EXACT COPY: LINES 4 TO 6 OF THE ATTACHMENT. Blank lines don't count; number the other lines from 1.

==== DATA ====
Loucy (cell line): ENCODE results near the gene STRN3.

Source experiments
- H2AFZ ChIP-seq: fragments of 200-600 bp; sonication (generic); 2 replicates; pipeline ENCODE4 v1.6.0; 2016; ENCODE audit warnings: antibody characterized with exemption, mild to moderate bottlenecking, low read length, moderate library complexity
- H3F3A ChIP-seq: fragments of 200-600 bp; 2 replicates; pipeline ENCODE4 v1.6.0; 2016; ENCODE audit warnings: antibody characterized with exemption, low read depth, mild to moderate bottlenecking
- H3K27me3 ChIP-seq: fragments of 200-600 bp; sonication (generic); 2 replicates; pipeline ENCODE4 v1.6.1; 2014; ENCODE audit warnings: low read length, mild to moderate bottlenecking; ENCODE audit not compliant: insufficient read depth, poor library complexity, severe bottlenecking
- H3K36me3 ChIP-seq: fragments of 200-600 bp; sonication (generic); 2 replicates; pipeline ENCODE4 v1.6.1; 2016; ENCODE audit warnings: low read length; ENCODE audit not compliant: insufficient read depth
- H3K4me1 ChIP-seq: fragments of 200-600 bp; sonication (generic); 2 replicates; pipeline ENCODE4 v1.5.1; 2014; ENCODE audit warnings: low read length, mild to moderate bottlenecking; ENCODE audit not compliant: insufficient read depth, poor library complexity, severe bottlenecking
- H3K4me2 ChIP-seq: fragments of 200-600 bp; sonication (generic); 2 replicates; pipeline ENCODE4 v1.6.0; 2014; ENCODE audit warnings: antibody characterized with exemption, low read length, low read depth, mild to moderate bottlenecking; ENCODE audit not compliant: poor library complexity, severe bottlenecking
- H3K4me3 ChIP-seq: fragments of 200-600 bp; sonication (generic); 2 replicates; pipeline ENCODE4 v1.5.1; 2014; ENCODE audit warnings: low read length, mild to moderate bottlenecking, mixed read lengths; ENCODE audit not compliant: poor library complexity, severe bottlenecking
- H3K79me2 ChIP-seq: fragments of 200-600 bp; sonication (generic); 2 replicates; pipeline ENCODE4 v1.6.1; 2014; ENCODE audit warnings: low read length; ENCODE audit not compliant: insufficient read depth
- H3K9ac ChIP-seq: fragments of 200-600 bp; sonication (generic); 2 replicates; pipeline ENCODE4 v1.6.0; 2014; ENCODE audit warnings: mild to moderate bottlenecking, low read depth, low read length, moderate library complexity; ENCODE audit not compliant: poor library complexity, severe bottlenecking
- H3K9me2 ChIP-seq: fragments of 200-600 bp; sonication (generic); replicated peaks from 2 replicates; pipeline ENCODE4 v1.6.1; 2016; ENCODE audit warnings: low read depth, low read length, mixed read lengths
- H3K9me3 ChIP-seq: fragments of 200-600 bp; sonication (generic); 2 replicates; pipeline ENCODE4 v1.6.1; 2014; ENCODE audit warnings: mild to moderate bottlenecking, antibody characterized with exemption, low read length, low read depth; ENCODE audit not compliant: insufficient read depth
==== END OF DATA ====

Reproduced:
- H3F3A ChIP-seq: fragments of 200-600 bp; 2 replicates; pipeline ENCODE4 v1.6.0; 2016; ENCODE audit warnings: antibody characterized with exemption, low read depth, mild to moderate bottlenecking
- H3K27me3 ChIP-seq: fragments of 200-600 bp; sonication (generic); 2 replicates; pipeline ENCODE4 v1.6.1; 2014; ENCODE audit warnings: low read length, mild to moderate bottlenecking; ENCODE audit not compliant: insufficient read depth, poor library complexity, severe bottlenecking
- H3K36me3 ChIP-seq: fragments of 200-600 bp; sonication (generic); 2 replicates; pipeline ENCODE4 v1.6.1; 2016; ENCODE audit warnings: low read length; ENCODE audit not compliant: insufficient read depth